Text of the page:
This week on Facebook, my dear friend Jan Hallam wrote, "Ten years and I still weep...What were you doing that morning?" What a powerful question.
Once I had a case of influenza so bad I missed close to a month of graduate school. I ran a fever and coughed until it felt like my whole world was turned upside down. Because I'm a geologist, not a medical doctor, I nicknamed that bout of illness "the plague." But what I experienced was a walk in the park compared to the real McCoy.
I can vividly remember the worst I ever performed as a wife during my 26-year marriage. I failed big time.
As Mayor of the City of Turlock I feel compelled to let my concerns be known regarding several anti-local control bills that are currently before the state legislature. Passage of any of these bills will impose unreasonable restrictions on local government and limit our ability to maintain the basic public services our local residents deserve and depend upon.
I remember the day clearly. My husband was getting ready for his 7 a.m. work shift while I stayed in bed drifting in and out of wakefulness. I suddenly became aware that he had stopped getting dressed and was just standing quietly.
When I was a kid I was "born again," a process that involved being fully and totally immersed in water. Much more recently I was on the home stretch of an 8-mile walk in the hot sun when the minister I was walking with kindly poured her drinking water on my hot little head.
During one of the protests that shut down Bay Area Rapid Transit this month, an anonymous protester - hiding behind a Guy Fawkes mask - stood with a sign that read, "Mubarak Gaddafi BART."
Have you ever watched a horror movie and wondered why the townspeople never decide to just get out of dodge before the monsters arrive at their doorsteps? I have.
This summer has been filled with acrimony about the federal budget, with red versus blue politicians squaring off to hurl criticisms at each other. For a lot of us, turning on the news has felt like an exercise in masochism. Imagine my pleasure, then, at going to a recent meeting where Americans from quite different walks of life were gathered to learn together about something we all need – a nutritious food supply.
Can you hear it? The sounds of brand new pencils being sharpened mean that school is about to be back in session.
In the words of John Ciardi, "The classroom should be an entrance into the world, not an escape from it." Of course, this essayist, poet, columnist, and author was no newcomer to adventure himself. From the spectacles of seven states to the battles of World War ll, this son of Italian immigrants journeyed throughout America and far beyond its borders – and by the time of his March 30, 1986 departure, compiled for himself remarkable wisdom, essential experience, and a personalized global perspective.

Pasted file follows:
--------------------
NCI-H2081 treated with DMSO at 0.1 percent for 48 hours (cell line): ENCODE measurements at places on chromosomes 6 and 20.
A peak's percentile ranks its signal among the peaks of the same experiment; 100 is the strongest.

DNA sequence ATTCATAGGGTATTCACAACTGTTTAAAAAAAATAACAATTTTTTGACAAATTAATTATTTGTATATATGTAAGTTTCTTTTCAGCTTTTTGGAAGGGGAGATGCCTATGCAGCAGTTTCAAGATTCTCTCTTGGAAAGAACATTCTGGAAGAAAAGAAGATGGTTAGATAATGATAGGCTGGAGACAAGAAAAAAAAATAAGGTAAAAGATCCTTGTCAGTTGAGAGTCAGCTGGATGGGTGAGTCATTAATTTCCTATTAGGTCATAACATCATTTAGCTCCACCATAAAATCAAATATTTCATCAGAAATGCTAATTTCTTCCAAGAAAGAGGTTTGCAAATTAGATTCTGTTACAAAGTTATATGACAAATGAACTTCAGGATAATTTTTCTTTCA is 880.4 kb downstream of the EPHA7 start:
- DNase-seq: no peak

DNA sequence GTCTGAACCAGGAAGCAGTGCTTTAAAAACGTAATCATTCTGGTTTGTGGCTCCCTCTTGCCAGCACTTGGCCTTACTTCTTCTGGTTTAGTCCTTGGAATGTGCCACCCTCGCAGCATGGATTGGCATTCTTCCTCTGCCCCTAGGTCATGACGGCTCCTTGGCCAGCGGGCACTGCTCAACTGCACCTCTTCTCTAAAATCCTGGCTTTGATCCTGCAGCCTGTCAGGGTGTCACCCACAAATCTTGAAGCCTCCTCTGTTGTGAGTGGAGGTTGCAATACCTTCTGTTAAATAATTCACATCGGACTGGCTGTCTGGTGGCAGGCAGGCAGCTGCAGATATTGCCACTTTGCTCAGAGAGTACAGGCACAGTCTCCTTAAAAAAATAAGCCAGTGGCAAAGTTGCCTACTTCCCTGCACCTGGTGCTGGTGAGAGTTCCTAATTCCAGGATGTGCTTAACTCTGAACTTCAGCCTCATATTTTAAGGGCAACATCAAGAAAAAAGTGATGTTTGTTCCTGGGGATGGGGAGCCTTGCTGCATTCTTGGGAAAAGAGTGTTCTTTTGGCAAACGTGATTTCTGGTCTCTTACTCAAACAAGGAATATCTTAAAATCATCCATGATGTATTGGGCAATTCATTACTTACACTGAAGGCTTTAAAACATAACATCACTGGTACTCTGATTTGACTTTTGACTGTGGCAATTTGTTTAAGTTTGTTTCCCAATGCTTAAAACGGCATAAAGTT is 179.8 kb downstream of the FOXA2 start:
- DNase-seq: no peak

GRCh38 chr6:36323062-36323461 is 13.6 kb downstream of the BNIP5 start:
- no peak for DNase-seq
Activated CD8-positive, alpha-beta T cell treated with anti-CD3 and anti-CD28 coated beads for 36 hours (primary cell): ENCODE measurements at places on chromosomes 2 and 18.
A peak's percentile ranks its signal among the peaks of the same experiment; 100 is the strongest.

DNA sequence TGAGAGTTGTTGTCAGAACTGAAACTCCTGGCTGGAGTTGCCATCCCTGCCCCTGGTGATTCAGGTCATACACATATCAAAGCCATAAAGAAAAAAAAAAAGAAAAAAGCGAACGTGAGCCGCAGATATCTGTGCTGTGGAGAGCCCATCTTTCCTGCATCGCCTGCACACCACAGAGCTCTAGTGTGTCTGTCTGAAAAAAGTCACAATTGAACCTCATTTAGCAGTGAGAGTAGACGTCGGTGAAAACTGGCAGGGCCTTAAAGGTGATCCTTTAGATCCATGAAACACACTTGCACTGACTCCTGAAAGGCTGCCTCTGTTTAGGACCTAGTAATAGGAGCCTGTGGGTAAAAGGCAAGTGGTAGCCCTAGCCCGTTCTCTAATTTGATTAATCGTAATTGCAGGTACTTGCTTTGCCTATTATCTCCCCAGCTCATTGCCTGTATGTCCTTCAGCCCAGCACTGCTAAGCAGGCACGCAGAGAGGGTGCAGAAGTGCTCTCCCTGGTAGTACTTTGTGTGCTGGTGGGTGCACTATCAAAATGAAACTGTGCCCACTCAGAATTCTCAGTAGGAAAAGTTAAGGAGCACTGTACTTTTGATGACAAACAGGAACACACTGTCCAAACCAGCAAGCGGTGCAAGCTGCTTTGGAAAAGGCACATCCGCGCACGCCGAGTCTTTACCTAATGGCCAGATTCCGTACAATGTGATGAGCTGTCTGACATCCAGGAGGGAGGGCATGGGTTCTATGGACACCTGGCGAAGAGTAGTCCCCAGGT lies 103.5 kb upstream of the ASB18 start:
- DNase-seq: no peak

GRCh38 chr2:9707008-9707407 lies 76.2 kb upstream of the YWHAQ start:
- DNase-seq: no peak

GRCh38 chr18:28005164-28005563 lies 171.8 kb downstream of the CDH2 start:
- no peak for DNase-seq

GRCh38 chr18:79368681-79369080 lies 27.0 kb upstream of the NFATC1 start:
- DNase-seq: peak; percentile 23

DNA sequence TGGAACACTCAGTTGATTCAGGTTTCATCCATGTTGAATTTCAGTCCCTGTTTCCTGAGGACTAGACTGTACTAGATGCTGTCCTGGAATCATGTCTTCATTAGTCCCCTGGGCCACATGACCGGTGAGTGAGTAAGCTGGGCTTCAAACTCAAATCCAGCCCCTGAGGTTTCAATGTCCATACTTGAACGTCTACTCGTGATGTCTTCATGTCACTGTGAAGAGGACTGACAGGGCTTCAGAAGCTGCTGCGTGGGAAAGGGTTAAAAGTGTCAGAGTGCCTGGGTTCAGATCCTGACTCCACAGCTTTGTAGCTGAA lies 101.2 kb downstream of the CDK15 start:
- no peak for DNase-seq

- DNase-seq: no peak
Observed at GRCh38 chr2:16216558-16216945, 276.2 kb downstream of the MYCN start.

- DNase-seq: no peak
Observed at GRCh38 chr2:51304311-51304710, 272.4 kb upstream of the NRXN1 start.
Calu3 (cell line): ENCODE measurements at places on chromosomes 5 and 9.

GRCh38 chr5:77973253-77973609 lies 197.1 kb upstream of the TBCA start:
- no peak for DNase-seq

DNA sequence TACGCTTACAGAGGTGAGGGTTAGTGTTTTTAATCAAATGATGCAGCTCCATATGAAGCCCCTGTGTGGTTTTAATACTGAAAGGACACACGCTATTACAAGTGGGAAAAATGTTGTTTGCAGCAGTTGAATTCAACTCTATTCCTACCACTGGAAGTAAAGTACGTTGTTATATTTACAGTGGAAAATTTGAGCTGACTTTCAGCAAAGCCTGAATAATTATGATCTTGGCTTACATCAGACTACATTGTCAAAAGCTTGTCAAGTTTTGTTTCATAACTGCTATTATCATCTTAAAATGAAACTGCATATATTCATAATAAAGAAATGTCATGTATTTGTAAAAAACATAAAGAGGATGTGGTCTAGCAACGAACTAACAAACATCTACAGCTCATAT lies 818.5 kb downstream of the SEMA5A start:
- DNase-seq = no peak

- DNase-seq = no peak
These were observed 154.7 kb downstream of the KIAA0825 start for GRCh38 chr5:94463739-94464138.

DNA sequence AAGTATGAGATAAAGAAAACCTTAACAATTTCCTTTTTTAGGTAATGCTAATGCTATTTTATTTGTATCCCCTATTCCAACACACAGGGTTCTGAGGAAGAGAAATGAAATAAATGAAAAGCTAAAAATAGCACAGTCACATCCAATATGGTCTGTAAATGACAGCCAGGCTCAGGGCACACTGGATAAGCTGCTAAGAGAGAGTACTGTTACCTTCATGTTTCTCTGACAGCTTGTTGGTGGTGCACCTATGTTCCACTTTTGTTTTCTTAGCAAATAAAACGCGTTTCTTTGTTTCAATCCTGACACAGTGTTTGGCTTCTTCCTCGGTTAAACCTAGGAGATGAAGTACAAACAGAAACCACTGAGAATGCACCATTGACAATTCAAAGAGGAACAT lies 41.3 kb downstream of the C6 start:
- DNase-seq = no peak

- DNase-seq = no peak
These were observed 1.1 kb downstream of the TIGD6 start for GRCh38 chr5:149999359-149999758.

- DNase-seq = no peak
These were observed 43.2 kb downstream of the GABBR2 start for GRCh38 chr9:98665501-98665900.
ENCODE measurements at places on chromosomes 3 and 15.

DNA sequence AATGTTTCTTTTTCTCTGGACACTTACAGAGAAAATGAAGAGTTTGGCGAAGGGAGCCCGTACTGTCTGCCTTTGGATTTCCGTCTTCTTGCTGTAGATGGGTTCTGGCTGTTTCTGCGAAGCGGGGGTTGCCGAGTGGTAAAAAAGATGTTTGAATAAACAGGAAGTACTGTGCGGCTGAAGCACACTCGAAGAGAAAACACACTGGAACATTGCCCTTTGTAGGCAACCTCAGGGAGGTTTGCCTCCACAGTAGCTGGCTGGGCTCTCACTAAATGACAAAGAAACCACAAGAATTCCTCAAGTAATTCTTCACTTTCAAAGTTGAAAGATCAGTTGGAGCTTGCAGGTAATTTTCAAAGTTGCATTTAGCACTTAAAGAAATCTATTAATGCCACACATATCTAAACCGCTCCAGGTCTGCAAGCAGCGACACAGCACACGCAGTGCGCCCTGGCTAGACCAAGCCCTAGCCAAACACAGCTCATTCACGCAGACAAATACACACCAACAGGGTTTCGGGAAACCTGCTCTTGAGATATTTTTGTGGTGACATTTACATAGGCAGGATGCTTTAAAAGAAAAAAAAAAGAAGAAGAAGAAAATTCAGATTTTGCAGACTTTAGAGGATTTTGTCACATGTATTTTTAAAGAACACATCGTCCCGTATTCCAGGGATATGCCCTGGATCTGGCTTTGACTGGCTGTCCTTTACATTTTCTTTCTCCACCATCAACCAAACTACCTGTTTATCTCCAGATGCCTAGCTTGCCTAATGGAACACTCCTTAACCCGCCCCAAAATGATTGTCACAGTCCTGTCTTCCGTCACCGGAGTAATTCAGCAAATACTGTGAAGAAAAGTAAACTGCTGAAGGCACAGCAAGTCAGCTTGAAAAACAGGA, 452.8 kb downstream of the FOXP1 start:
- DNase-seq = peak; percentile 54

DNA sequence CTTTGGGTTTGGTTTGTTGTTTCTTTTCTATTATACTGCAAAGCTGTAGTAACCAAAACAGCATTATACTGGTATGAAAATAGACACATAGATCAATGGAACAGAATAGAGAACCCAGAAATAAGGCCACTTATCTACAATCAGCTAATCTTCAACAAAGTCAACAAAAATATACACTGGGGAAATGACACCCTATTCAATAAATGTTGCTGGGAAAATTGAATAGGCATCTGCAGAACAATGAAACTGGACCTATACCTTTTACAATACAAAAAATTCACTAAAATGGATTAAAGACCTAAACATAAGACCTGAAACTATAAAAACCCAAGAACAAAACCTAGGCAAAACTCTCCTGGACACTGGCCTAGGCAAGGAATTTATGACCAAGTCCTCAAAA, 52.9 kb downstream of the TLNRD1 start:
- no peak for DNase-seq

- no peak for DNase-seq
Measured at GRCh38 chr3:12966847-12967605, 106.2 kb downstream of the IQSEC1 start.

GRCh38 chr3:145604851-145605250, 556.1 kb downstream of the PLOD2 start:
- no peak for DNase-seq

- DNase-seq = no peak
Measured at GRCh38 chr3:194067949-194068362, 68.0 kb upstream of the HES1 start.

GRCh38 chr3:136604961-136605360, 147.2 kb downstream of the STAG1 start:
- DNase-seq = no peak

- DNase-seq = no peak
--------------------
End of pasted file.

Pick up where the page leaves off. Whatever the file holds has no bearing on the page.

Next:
It's a different world than when I was a teenager. I've known this for awhile now, but a recent article in the Ceres Courier made me realize just how different.
President Obama and I have worked hard to build thriving, sustainable economies communities in rural America. This is essential to the strength of our nation, but government cannot do it alone in these tough economic times.
Whenever a school board election comes around I can't help but think of the pioneering days when all the parents in a community would get together to build a school, purchase the books and hire a teacher. It really was a community-wide project.
Today marks my fifth day of being Facebook-less.
Cruella and Dante are dogs.
The worst drought in most of our lifetimes has focused attention on how all Californians use, conserve and recycle water. Three years of historically dry winters - and no assurance that the next one will be any better - require each of us to examine how we can preserve this precious resource.
As a child, I learned about the "valley of the shadow of death" from the 23 Psalm. A similar image is conjured up by economists who talk about the "valley of death." They mean that potentially deadly stage in the life of a business when production needs to be massively scaled up but investors aren't willing to make that leap based only on pilot-scale results or because the economics of full-scale production are still iffy. One segment of the young biofuels industry is approaching that valley.
"Higher prices discourage demand."
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